I thought of the last nasty confrontation with Brittenee who seemed to think I was interested in/after her boyfriend. She spit out, “You’re not pretty enough, rich enough to go to the same parties, bars, dance clubs as we do.” Her ego and vanity could use a dose of real life where everyone isn’t rich, spoiled, beautiful and shallow, like losing all her hair and a few facial pustules.

A paper cut under my right thumb nail from last week welled up with one drop of bright red blood. Could I have really cast a spell on Brittenee? When I ended up at the same café as Bud, her boyfriend, I asked where Brittenee was. “Hiding at home. She has some mysterious disease that is making her hair fall out, and gets strange oozing bumps on her face.”

Then, I hungrily worked my way through each section. Made several trips to Ireland, sketching the plant in situ and smuggled some home. I hired an assistant, H. Poison Lovecraft, who loved the idea of a book a week as salary.

One morning, after an all-nighter, with my gunge and Goth crew,  I truly looked at my face in my ancient mirror: thinner, paler, with flinty, harsh eyes. “Eyes are the window to the soul.” Did I even have one left?

I suddenly became horrified at the things I had done out of spite, envy and evilness. I modified a spell and cast it. Now I haunt the book shop and H. Poison Lovecraft runs it as per my will, drawn up not long after she seemed to sense the soul of the author and the meaning of their tome.

There was the strange burned out-line of a book on a table in the back room. She could never figure it out; she didn’t notice that one book was missing from the case.

Quoth the Raven: nevermore.


21 thoughts on “Quoth the Raven Grimorie

  1. phylor October 15, 2014 / 9:58 pm

    You are creative, imaginative, a planner, an imaginer. Your prompts swirl in colours, and make the participant think.


  2. phylor October 14, 2014 / 8:27 pm

    I would say you are creative, too. Not just in your prompts, but in your blogs, your ideas and how you present them.


    • phylor October 15, 2014 / 9:54 pm

      You have creativity and ways to present it and share it. I can think of wonderful ways to use your art and words and . . . .


  3. Pat October 14, 2014 / 2:04 pm

    This is an absolute treasure and gem of a read – gripping and with a wonderfully ‘full circle’ twist – playing well on magic/magick. Great job!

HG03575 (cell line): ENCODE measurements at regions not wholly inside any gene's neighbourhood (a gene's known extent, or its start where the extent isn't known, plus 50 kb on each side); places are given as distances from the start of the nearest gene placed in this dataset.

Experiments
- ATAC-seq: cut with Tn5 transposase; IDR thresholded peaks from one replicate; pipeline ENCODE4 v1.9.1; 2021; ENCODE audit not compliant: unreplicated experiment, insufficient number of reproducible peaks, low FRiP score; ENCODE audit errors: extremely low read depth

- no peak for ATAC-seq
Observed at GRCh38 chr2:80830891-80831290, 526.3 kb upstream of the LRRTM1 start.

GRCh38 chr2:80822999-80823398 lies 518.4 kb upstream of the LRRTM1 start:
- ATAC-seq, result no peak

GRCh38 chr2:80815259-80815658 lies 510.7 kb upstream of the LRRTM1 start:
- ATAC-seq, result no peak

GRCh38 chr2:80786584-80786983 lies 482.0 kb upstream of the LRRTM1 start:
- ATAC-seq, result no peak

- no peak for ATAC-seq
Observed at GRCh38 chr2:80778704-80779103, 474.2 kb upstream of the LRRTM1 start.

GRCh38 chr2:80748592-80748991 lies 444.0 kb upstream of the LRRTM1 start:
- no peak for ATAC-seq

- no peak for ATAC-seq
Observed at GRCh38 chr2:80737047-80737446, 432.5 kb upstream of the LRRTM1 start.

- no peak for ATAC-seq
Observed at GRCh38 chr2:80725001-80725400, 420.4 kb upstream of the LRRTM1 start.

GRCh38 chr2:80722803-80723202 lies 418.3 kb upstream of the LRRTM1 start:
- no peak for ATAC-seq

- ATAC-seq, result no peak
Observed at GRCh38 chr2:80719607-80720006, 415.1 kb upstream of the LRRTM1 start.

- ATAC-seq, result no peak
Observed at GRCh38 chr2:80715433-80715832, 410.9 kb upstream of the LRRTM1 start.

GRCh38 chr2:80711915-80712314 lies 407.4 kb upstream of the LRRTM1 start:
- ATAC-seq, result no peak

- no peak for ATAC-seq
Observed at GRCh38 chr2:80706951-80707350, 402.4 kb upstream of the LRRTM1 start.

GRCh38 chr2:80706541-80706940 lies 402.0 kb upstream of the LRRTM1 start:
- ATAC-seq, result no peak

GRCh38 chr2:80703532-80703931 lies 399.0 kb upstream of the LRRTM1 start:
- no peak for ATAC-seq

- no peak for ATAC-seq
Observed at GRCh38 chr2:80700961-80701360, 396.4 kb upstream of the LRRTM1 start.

• phylor October 14, 2014 / 8:10 pm

      Thanks Pat. Sometimes I know the come-around-twist. Other times, I surprise myself. Glad you enjoyed it.

      Liked by 1 person

      • Pat October 14, 2014 / 9:52 pm

        Surprises can be good – some times – and in writing – it often adds the drama needed to leave one with an aftertaste :)


        • phylor October 14, 2014 / 10:05 pm

          I love the thought of an “after taste” as it can represent an exquisite read, or something you didn’t like which keeps reminding you that you didn’t’!

          Liked by 1 person

          • Pat October 14, 2014 / 10:18 pm

            Well – that’s exactly it – isn’t it? Lingering delight – or distaste – but the point is still made – because either response trips a reaction remembered. :0


            • phylor October 14, 2014 / 10:23 pm

              Very true. I hope I leave a nice aftertaste like a bottle of good wine.

              Liked by 1 person

              • Pat October 14, 2014 / 10:30 pm

                I would have to say “Yes! Cheers!”


                • phylor October 15, 2014 / 9:55 pm

                  Thanks, Pat. A nice chilled white wine will do perfectly!

                  Liked by 1 person

    • phylor October 14, 2014 / 8:14 pm

      I do like plot twists — too my Alfred Hitchcock perhaps?
      Glad you found it engaging.


  4. summerstommy2 October 12, 2014 / 5:41 pm

    This is excellent phylor, you had me engaged throughout. I did love the name of your assistant, another story in that character for sure.


    • phylor October 14, 2014 / 8:19 pm

      Well, since I had Mr. Poe, Ms. Wollstonecraft (half of Mary Shelly’s maiden name, as I’m sure you knew), then the assistant just had to be HP Lovecraft, and Poison seemed a good chose (since I didn’t know what HP stood for.)
      Book shops to lend themselves to interesting stories.


        • phylor October 14, 2014 / 11:54 pm

          Sounds good. Every read of his stuff– creepy! A library book I took from my parents stash!


  5. Colline October 12, 2014 / 2:47 pm

    I loved this Phylor! You just seem to be getting better at your stories.


    • phylor October 14, 2014 / 8:26 pm

      Thanks, Colline. I think the opportunity to write creatively out loud, after just telling myself stories in my head, has helped and the great prompts that are out there to respond to make me think and write that way.


    • phylor October 15, 2014 / 10:02 pm

      Thanks. It’s all the positive feedback that initially kept me writing — people who understand the many layers of a story. Colours, tastes, textures, smells incorporated into the tale, add another dimension to the story.

      Liked by 1 person